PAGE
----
Some consumers boycotted GE light bulbs and other products during the 1980s and 1990s. The purpose of the boycott was to protest against GE's role in nuclear weapons production. In 2002, GE acquired the wind power assets of Enron during its bankruptcy proceedings. Enron Wind was the only surviving U. S. manufacturer of large wind turbines at the time, GE increased engineering and supplies for the Wind Division and doubled the annual sales to $1.2 billion in 2003. It acquired ScanWind in 2009. In 2018, GE Power garnered press attention when a model 7HA gas turbine in Texas was shut down for two months due to the break of a turbine blade; this model uses similar blade technology to GE's newest and most efficient model, the 9HA. After the break, GE developed heat treatment methods. Gas turbines represent a significant portion of GE Power's revenue, represent a significant portion of the power generation fleet of several utility companies in the United States. Chubu Electric of Japan and Électricité de France had units that were impacted.

GE did not rea

October Road Tour

October Road Tour is a tour by American singer James Taylor in support of his 2002 album of the same name. Fall 2002 Tour Dates were announced on August 27, 2002 followed by Australian Dates taking place in February 2003 Europe in March and April returning for the US for more dates which were announced in February 2003. 2002 "Secret O'Life" "Copperline" "October Road" "Whenever You're Ready" New Song "Mean Old Man" New Song "The Frozen Man" "Slap Leather" "Line'Em Up" "Mighty Storm "Fire and Rain" "Shower the people" Intermission "Jump up behind me" " Thinkin'Bout That" "On the 4th of July" "Raised up Family "Up on the Roof" "Carolina in my mind" "Country Road" "You've got a Friend" "Your Smiling face" Encore "Steamroller" "How Sweet it is " Encore "Sweet Baby James" 2003 "First of May" "Something in the way she Moves" "Copperline" "Shower the People" "Hour that the Morning Comes" "Mean Old Man" "Bittersweet" " Thinkin"bout That" "Shed a Little Light" "Jump up Behind Me "My Traveling Star" Intermission "Whenever You're Ready" "Oh Baby Don't you lose your Lip on Me" /Mescalito "Steamroller" "Carolina in My Mind" "Up on the Roof" "Fire and Rain" "How Sweet it is" Encore "Mexico" "Your Smiling Face" Encore "In the Midnight Hour" Encore "Sweet Baby James"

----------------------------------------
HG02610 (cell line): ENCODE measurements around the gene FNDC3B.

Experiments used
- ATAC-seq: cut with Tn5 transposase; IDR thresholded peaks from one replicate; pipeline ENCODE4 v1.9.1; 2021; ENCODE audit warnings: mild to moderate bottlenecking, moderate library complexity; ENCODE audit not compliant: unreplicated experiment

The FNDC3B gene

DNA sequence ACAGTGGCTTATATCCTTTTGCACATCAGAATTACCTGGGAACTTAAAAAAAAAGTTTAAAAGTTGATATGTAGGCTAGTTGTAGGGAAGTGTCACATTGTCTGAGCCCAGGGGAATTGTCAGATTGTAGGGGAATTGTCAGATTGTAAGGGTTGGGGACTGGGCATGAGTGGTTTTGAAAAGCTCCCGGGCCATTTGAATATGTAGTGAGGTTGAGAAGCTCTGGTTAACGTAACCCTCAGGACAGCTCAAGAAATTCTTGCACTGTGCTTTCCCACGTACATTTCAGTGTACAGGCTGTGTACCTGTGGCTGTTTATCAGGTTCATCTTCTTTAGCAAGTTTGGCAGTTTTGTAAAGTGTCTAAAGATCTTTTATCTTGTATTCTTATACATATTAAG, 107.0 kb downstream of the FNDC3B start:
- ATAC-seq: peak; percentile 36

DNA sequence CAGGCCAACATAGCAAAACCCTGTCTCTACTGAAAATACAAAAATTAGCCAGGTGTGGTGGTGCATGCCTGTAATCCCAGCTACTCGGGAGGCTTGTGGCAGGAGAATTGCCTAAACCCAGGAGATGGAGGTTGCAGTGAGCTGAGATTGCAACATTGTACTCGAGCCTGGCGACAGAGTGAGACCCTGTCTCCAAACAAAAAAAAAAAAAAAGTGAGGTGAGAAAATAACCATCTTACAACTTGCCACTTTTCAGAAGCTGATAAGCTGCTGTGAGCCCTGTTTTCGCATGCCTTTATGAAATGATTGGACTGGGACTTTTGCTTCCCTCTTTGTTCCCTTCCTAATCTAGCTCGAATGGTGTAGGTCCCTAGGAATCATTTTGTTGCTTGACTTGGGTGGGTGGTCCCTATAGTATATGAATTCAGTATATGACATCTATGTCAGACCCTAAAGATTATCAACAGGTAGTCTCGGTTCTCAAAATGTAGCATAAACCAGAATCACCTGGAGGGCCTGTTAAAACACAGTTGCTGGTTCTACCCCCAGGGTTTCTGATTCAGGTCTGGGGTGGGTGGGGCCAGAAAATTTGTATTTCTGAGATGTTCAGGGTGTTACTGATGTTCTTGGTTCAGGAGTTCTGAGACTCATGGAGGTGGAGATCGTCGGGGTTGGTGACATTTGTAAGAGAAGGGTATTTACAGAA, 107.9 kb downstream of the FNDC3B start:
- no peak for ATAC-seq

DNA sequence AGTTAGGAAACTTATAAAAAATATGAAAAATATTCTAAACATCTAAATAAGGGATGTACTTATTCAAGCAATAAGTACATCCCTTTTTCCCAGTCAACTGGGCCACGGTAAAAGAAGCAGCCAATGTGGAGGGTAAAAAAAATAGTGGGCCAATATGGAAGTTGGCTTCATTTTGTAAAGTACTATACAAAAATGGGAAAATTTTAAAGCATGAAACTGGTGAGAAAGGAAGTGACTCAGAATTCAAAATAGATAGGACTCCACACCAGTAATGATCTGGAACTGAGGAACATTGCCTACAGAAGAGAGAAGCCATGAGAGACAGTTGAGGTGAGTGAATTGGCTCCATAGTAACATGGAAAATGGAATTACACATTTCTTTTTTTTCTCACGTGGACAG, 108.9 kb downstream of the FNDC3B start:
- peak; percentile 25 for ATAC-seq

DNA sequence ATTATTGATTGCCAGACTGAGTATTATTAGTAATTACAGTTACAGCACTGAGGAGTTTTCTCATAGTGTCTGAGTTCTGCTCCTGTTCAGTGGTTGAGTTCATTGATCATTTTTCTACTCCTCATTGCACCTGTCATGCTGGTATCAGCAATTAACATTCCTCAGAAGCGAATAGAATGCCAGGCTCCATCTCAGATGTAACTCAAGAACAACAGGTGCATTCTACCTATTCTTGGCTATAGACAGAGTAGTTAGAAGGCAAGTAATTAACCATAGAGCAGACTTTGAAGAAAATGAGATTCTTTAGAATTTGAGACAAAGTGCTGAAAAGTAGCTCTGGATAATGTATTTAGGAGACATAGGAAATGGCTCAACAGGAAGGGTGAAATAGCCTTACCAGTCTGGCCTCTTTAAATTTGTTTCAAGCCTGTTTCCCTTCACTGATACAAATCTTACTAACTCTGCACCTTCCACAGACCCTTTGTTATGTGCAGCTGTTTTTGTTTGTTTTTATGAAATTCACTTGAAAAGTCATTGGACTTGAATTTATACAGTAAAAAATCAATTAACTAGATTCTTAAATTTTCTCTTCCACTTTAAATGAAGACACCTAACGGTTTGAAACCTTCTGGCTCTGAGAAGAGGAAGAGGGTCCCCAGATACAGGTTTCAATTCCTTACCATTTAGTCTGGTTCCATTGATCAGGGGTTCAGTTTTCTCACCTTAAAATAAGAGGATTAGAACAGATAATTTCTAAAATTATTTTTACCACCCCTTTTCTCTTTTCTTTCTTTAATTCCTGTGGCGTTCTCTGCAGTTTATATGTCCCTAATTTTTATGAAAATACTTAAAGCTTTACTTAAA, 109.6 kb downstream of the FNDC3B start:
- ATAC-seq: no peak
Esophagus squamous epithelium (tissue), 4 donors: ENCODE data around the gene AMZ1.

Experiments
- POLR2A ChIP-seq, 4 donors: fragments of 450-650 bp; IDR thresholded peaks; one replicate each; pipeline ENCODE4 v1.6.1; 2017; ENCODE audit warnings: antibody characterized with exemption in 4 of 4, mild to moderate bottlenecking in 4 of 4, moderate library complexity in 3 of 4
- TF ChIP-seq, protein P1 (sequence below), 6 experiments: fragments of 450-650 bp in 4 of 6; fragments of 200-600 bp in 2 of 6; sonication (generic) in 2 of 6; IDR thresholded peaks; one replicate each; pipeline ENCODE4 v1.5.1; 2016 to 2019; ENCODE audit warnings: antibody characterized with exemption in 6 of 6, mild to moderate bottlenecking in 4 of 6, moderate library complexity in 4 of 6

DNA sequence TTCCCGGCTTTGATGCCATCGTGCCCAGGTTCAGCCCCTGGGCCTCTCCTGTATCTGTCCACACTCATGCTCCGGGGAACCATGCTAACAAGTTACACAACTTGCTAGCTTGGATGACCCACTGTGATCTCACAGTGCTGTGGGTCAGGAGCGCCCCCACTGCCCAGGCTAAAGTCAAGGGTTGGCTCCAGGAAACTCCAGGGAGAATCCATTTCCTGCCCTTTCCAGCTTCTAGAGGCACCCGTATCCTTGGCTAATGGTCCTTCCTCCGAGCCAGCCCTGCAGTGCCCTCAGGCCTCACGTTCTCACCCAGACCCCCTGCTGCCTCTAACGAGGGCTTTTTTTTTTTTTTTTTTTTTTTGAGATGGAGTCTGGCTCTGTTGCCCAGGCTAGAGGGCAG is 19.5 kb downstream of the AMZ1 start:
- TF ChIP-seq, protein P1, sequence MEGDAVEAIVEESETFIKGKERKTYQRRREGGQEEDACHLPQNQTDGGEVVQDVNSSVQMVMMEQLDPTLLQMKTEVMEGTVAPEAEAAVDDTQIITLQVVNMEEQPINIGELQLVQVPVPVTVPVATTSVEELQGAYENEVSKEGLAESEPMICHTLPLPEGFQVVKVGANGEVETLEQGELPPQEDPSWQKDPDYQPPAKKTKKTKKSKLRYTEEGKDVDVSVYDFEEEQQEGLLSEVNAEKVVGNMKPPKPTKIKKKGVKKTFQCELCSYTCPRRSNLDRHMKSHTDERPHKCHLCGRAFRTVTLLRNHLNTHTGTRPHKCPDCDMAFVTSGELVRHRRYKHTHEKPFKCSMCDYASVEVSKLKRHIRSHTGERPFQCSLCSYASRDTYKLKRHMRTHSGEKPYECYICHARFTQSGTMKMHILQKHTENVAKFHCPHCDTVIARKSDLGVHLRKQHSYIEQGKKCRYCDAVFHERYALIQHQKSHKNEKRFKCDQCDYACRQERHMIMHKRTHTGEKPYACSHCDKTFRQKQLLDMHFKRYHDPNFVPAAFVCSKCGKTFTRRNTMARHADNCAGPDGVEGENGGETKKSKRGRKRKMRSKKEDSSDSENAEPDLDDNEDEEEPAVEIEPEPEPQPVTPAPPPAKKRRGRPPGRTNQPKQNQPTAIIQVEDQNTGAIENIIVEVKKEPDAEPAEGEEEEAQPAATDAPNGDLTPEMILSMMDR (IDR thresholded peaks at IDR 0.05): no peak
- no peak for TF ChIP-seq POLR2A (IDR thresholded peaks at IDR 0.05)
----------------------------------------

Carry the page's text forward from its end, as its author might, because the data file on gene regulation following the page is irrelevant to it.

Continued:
Days for Days

Days for Days is The Loud Family's fourth full-length album. The band's leader, Scott Miller, the bass guitar player, Kenny Kessel, are the only members of the band remaining from the previous album. Gil Ray, a member of Miller's 1980s band Game Theory, rejoined Miller for this album. Odd-numbered tracks on this album are soundscapes without names, while even-numbered tracks are named songs. While the odd-numbered tracks had no listed titles on this release, subsequent live recordings of the songs titled these tracks by number - so track 1 was "One", track 3 "Three", etc.. All tracks by The Loud Family Untitled - 1:04 "Cortex The Killer" – 5:00 Untitled – 1:01 "Good, There Are No Lions in the Street" – 4:17 Untitled – 1:20 "Deee-Pression" – 3:37 Untitled –:52 "Way Too Helpful" - 4:47 Untitled – 1:16 "Mozart Sonatas" – 2:01 Untitled –:15 "Businessmen Are Okay" – 4:42 Untitled –:47 "Crypto-Sicko" – 3:24 Untitled – 1:02 "Why We Don't Live in Mauritania" – 4:52 Untitled – 1:23 "Sister Sleep" - 8:25 From the CD sleeve: Kenny Kessel - bass guitar and vocals Alison Faith Levy - I Can't Believe It's Not Flute and Gee Your Cello Smells Acoustic Scott Miller - guitars and vocals Gil Ray - drums and maracaswith Jonathan Segel - bouzouki, slide guitar and violin on "Sister Sleep" and "Mauritania"